5. Well that makes things easier! Thanks Christopher! Can confirm, just grabbed some external drives and made a Storage Spaces pool with them then added that pool to be part of a DrivePool pool without any problems. However: I've been playing with Storage Spaces in JBOD mode to see what you'd need to do, and it was NOT happy after removing the second-last disk - Storage Spaces removed it without any warnings but then immediately afterward complained that there was an issue, its pool ceased to be accessible and the drives became stuck in a limbo of being removed but not actually removed until I physically pulled them and manually wiped them. Ouch. I would strongly recommend that you have enough spare capacity to empty the last two drives, not just one, if/when you dismantle the old Storage Spaces pool, and the order is apparently "delete storage pool then remove last two physical drives". So all that said, the steps for migrating from Storage Spaces to DrivePool as the pool that Plex, etc, sees should be: Create a DrivePool pool (let's say it's P: drive). Doesn't actually have to have any other physical drives in it yet. Add your Storage Spaces pool (let's say it's S: drive) to the above. Turn off any services/programs looking for S: drive (e.g. your Plex software). Also close the Stablebit DrivePool program and turn off the StableBit DrivePool service. Manually move all your user content in S: drive - so excluding system folders like System Volume Information, $RECYCLE.BIN, etc - into the hidden PoolPart folder that's now in the root of S: drive. For example S:\MyStuff\MyFile.txt would become S:\PoolPart.guidstring\MyStuff\MyFile.txt Swap the drive letters of the two pools via Windows Disk Management (remove S: from Storage Spaces pool, remove P: from DrivePool pool, add S: to DrivePool pool, add P: to Storage Spaces pool). Turn the Stablebit DrivePool service back on and open the StableBit DrivePool program. If it doesn't proceed to do so automatically, tell DrivePool to re-measure the pool via Manage Pool -> Re-measure... so that it accurately reports the disk usage to you. Turn your services/programs that use S: drive back on. Presuming everything is now humming along with the DrivePool pool as your "front end", you could then gradually remove your drives from the Storage Spaces pool and add them directly to the DrivePool pool instead (keeping in mind what I discovered about trying to remove the last two drives - if need be you could just leave the last two drives alone). If/when you're ready to delete the old Storage Spaces pool (i.e. only two drives left inside it and you've got enough spare capacity on your other drives in the DrivePool pool), remove it from the DrivePool pool first and then once that's successful delete the old Storage Spaces pool and only then remove the physical drives from the Storage Spaces pool so they can be added directly to the DrivePool pool. DrivePool's theoretical limit is at least 8 PB (yes, PB, as in petabytes) and only because the Windows OS itself doesn't currently support larger than that (note that some older versions of Windows only support up to 256 TB).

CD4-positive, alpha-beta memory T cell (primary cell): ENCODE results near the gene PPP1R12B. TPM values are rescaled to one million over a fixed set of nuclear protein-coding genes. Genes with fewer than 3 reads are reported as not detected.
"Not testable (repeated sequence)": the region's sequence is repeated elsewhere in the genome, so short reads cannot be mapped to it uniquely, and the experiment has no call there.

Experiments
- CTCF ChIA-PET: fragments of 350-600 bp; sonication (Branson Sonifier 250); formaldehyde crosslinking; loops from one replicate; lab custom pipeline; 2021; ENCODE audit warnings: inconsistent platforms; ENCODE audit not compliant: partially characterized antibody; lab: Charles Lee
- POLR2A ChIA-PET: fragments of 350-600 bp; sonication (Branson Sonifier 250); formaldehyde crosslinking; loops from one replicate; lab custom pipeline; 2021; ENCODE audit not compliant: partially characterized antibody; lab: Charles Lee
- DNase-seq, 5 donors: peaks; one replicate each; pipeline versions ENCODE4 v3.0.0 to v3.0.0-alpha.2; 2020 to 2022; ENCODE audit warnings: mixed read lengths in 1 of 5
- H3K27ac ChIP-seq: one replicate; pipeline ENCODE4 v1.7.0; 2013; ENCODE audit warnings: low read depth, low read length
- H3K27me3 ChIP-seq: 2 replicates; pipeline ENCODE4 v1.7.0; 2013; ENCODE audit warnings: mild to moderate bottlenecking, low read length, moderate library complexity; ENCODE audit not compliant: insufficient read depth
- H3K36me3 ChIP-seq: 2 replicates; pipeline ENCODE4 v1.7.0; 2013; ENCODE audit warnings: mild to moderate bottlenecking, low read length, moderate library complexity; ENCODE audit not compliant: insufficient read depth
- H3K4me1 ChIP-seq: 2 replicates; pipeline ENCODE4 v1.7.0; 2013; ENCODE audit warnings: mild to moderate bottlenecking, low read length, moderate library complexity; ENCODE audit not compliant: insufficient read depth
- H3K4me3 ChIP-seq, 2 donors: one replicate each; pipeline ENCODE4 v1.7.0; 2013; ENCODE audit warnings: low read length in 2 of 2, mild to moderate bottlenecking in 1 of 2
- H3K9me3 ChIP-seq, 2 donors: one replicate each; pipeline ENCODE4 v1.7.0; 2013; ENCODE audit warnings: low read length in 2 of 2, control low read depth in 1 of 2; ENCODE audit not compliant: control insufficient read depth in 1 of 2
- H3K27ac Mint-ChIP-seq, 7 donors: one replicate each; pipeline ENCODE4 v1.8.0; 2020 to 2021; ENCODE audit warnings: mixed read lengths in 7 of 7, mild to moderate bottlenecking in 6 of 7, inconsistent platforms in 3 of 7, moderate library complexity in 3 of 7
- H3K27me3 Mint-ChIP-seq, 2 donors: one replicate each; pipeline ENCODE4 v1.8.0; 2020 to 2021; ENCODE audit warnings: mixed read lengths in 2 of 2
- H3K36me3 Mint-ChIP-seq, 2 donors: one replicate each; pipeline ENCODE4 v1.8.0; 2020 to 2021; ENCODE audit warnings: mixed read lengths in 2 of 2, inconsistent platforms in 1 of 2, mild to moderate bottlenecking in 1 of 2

6. Could you explain what you mean by "Windows Drive Pool"? Do you mean a pool created via Windows Storage Spaces? Something else? What drives (e.g. 3x12TB + 1x10TB) do you currently have and how are they currently allocated (e.g. system, storage spaces, other, empty)? How many additional drives do you have room for? How fussy is your media server about how it sees your files (e.g. you could tell it "everything is stored on drive P and drive Q" with those being your Stablebit and Windows pools, and then just gradually move files between pools)? The method I saw folks use re BackBlaze was to backup each drive within the (Stablebit) pool rather than the pool as a whole, so that if a drive within the pool fails that whole drive can be restored from BackBlaze rather than trying to figure out which files were on it; I don't know if BackBlaze's restore process has improved since then.
  7. DrivePool's duplication is similar to RAID in that, when enabled, it can protect against one or more drive failures (see this recent thread where I explain that further as well as backup practices). But the short answer is that if one of your drives failed (assuming you hadn't enabled duplication) you'd lose whatever was on that particular drive; the rest of your pool would remain intact - e.g. if you had song1.flac only on drive A and song2.flac only on drive B in your pool, and drive A failed, song1.flac would be lost and song2.flac would be kept. Regarding buying a HDD - it seems like you want/need as little latency and as much speed as possible when working? So I'd keep the HDD separate from your pool of SSDs (maybe in its own pool if you plan to expand) and set up a scheduled automatic backup (whether that's a robocopy script, freefilesync mirror, veeam agent, etc) to happen while you sleep. Your mileage may vary of course.